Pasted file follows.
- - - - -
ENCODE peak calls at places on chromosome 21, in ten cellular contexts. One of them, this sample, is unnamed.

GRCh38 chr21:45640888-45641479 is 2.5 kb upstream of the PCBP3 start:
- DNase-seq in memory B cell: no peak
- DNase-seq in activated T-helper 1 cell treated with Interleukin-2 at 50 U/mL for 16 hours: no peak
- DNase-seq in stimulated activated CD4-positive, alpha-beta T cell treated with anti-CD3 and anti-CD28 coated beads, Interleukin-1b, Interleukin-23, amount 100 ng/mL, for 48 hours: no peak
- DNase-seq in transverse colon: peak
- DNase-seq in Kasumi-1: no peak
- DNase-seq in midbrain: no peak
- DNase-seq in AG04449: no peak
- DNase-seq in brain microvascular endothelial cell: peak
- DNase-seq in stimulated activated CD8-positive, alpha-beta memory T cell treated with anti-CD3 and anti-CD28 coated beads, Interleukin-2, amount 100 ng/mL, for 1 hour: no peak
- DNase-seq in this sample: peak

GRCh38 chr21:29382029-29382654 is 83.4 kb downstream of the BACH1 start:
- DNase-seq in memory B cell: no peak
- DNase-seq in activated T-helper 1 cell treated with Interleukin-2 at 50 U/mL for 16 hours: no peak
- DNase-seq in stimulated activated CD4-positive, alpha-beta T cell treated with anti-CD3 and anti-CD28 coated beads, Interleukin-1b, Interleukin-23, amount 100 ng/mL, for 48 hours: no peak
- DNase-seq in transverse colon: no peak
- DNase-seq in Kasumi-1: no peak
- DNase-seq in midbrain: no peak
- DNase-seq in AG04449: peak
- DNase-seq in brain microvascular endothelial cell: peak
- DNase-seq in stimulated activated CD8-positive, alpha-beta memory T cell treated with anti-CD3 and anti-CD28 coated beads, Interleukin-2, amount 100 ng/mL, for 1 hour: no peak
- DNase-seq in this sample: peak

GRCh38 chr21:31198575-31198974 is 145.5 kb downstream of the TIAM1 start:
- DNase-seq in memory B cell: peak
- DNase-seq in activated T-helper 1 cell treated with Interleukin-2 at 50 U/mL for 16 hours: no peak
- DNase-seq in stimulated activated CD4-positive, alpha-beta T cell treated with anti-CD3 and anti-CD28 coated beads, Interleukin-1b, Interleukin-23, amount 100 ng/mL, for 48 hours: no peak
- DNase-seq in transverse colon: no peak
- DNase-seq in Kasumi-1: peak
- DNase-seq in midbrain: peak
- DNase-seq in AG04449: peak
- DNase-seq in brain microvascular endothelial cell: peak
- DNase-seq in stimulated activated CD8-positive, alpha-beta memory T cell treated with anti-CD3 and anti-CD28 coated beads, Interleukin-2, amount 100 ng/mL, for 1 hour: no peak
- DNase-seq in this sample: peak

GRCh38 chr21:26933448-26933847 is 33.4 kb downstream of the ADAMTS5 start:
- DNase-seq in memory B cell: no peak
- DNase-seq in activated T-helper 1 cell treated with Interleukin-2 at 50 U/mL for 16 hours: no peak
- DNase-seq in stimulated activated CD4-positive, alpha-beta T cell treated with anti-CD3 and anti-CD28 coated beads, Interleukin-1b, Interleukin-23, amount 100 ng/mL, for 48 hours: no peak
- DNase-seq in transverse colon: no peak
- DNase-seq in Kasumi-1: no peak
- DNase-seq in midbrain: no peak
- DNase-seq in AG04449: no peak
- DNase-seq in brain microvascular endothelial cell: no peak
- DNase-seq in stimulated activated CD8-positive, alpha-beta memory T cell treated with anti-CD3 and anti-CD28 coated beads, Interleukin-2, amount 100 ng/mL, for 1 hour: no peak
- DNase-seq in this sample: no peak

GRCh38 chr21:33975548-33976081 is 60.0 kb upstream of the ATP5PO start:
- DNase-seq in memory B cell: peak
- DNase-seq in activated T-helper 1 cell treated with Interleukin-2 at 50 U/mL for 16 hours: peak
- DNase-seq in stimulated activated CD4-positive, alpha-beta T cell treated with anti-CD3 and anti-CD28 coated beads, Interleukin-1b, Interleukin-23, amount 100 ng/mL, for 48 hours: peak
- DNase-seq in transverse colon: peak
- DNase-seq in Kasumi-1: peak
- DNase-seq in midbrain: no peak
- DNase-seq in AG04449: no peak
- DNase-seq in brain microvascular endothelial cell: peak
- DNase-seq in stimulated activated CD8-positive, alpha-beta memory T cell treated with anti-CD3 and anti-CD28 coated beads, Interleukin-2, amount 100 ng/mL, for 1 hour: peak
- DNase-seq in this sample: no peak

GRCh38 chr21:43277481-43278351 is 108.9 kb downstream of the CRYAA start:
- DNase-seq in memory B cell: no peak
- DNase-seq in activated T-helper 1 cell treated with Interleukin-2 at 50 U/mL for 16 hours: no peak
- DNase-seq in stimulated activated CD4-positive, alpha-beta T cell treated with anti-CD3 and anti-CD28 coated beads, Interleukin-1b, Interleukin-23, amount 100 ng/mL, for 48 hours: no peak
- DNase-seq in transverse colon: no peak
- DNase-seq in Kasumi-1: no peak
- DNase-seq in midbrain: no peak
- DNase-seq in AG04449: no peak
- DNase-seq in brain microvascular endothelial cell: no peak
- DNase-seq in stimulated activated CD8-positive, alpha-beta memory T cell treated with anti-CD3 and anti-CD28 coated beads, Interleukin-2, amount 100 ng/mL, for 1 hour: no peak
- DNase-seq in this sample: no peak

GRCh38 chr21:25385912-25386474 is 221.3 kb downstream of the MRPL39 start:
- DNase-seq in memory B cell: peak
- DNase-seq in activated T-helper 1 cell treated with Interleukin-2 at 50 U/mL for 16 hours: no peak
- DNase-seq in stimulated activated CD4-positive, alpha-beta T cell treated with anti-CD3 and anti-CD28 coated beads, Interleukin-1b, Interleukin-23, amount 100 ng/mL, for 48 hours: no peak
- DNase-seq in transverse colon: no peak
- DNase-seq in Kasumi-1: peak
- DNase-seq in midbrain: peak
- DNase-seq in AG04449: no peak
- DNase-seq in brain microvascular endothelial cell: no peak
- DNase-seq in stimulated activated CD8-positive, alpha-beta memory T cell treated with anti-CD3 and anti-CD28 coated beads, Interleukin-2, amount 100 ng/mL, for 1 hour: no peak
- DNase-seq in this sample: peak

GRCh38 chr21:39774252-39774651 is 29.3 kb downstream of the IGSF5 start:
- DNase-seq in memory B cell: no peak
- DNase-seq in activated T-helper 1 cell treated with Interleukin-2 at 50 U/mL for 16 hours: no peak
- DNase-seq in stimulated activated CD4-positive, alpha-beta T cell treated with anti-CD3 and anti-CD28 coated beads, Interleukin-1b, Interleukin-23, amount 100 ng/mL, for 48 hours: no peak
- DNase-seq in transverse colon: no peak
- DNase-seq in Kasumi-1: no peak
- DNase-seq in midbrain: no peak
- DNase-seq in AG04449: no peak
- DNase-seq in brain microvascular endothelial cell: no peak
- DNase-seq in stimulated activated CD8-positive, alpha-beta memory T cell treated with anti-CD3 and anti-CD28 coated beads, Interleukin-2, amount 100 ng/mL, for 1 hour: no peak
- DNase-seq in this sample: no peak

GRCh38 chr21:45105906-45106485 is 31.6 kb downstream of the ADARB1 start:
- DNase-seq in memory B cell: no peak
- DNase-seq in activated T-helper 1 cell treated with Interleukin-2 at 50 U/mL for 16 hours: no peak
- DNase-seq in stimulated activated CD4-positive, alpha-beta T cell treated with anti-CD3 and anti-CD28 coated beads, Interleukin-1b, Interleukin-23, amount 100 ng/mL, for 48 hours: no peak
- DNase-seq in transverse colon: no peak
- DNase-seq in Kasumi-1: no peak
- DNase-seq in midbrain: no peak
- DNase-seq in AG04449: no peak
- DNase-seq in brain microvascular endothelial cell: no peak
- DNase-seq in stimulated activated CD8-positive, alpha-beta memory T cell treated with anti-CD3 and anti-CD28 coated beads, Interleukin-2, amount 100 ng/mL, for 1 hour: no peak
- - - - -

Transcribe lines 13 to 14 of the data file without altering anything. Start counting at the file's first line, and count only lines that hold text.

GRCh38 chr21:29382029-29382654 is 83.4 kb downstream of the BACH1 start:
- DNase-seq in memory B cell: no peak